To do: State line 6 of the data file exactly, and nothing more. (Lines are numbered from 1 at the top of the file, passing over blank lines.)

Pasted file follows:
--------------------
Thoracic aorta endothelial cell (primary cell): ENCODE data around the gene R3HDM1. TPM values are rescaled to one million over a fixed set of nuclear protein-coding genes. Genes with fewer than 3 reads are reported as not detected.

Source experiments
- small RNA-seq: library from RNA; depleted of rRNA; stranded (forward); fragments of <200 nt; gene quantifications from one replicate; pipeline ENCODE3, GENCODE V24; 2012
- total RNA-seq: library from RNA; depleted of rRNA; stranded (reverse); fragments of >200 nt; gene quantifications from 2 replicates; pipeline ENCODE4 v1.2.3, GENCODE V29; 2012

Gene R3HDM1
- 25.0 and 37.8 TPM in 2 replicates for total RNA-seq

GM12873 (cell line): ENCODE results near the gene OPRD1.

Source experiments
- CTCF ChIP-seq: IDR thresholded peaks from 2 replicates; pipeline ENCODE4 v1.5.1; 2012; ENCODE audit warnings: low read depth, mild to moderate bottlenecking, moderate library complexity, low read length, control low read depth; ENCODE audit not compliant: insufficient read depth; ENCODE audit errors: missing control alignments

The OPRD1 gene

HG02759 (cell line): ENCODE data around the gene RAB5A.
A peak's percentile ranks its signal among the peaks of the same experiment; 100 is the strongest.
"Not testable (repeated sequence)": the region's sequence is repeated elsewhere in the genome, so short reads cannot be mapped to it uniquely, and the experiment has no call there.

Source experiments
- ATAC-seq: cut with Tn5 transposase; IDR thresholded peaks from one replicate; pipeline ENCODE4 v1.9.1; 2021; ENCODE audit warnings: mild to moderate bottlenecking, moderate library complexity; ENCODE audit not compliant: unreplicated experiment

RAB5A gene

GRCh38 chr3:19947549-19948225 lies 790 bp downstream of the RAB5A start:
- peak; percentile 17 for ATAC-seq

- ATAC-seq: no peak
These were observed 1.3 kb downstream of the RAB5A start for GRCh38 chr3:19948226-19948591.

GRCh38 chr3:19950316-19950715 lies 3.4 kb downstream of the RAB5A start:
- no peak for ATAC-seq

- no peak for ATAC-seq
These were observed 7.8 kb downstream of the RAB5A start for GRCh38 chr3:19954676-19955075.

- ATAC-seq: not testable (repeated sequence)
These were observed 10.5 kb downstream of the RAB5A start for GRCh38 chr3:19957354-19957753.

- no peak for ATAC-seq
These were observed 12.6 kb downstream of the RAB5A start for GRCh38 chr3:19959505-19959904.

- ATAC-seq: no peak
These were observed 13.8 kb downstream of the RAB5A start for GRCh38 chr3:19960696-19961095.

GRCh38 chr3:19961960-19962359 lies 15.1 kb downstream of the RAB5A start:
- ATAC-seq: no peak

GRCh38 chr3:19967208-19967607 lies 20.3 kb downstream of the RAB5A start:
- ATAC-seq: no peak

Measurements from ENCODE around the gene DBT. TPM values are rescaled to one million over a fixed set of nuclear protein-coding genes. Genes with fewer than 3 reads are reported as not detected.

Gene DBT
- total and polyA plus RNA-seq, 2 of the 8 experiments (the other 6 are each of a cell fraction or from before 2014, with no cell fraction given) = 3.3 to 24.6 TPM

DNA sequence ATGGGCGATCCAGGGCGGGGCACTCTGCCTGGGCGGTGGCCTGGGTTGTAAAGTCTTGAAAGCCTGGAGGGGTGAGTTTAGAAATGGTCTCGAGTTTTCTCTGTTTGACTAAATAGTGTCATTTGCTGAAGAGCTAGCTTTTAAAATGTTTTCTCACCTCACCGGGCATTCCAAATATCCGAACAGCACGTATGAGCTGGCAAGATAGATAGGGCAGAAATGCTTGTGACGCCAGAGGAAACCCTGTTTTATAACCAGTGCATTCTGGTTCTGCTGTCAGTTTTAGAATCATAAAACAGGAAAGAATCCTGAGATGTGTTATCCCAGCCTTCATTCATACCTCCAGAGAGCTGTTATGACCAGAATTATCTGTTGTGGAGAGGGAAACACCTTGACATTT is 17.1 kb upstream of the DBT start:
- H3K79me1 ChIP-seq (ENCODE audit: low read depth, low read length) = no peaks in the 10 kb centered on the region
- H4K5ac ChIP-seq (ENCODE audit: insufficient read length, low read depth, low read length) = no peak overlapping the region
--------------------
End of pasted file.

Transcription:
- 25.0 and 37.8 TPM in 2 replicates for total RNA-seq